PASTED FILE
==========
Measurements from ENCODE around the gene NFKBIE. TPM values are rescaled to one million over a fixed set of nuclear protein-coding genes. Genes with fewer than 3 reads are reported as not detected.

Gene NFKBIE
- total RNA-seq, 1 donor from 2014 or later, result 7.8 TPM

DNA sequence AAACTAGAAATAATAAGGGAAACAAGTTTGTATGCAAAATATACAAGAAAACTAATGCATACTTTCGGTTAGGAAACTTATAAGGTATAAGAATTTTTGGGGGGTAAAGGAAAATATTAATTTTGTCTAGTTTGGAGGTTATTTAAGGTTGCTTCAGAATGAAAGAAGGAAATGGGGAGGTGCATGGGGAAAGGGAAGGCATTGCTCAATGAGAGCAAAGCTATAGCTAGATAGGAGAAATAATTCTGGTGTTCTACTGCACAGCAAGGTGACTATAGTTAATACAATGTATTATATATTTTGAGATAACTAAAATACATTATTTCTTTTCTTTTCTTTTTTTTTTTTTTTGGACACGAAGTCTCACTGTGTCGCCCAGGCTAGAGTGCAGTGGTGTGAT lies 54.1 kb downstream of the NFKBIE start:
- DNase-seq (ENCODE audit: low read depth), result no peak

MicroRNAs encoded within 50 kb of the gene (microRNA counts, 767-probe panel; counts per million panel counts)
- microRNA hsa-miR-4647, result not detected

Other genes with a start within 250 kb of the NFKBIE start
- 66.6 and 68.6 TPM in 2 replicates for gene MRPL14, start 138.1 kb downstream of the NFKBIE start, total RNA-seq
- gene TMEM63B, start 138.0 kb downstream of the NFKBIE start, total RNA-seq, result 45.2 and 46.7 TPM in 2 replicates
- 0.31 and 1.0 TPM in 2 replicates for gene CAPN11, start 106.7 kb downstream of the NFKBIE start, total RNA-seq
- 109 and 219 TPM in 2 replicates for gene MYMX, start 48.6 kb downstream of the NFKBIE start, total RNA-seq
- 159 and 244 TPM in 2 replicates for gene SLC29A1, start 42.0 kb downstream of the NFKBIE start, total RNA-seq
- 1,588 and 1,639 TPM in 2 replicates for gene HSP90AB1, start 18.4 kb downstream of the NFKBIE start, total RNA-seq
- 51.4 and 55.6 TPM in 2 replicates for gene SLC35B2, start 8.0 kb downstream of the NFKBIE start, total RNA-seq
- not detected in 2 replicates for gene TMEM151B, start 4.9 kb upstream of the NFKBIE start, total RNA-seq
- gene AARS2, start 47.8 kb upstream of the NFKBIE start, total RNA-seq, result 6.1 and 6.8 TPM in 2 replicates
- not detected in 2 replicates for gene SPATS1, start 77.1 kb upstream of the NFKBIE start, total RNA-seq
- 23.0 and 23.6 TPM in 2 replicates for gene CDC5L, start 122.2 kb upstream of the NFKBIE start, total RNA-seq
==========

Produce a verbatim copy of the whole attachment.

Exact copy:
Measurements from ENCODE around the gene NFKBIE. TPM values are rescaled to one million over a fixed set of nuclear protein-coding genes. Genes with fewer than 3 reads are reported as not detected.

Gene NFKBIE
- total RNA-seq, 1 donor from 2014 or later, result 7.8 TPM

DNA sequence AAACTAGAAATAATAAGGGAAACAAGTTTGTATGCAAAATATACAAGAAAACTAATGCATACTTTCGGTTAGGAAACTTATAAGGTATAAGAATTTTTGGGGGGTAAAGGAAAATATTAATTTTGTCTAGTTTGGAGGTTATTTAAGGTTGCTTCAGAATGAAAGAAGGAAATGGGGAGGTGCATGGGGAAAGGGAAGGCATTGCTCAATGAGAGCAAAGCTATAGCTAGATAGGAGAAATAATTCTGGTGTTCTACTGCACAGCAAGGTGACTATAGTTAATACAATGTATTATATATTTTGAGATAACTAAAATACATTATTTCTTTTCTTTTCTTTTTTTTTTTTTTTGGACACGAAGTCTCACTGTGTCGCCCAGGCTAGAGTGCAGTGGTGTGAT lies 54.1 kb downstream of the NFKBIE start:
- DNase-seq (ENCODE audit: low read depth), result no peak

MicroRNAs encoded within 50 kb of the gene (microRNA counts, 767-probe panel; counts per million panel counts)
- microRNA hsa-miR-4647, result not detected

Other genes with a start within 250 kb of the NFKBIE start
- 66.6 and 68.6 TPM in 2 replicates for gene MRPL14, start 138.1 kb downstream of the NFKBIE start, total RNA-seq
- gene TMEM63B, start 138.0 kb downstream of the NFKBIE start, total RNA-seq, result 45.2 and 46.7 TPM in 2 replicates
- 0.31 and 1.0 TPM in 2 replicates for gene CAPN11, start 106.7 kb downstream of the NFKBIE start, total RNA-seq
- 109 and 219 TPM in 2 replicates for gene MYMX, start 48.6 kb downstream of the NFKBIE start, total RNA-seq
- 159 and 244 TPM in 2 replicates for gene SLC29A1, start 42.0 kb downstream of the NFKBIE start, total RNA-seq
- 1,588 and 1,639 TPM in 2 replicates for gene HSP90AB1, start 18.4 kb downstream of the NFKBIE start, total RNA-seq
- 51.4 and 55.6 TPM in 2 replicates for gene SLC35B2, start 8.0 kb downstream of the NFKBIE start, total RNA-seq
- not detected in 2 replicates for gene TMEM151B, start 4.9 kb upstream of the NFKBIE start, total RNA-seq
- gene AARS2, start 47.8 kb upstream of the NFKBIE start, total RNA-seq, result 6.1 and 6.8 TPM in 2 replicates
- not detected in 2 replicates for gene SPATS1, start 77.1 kb upstream of the NFKBIE start, total RNA-seq
- 23.0 and 23.6 TPM in 2 replicates for gene CDC5L, start 122.2 kb upstream of the NFKBIE start, total RNA-seq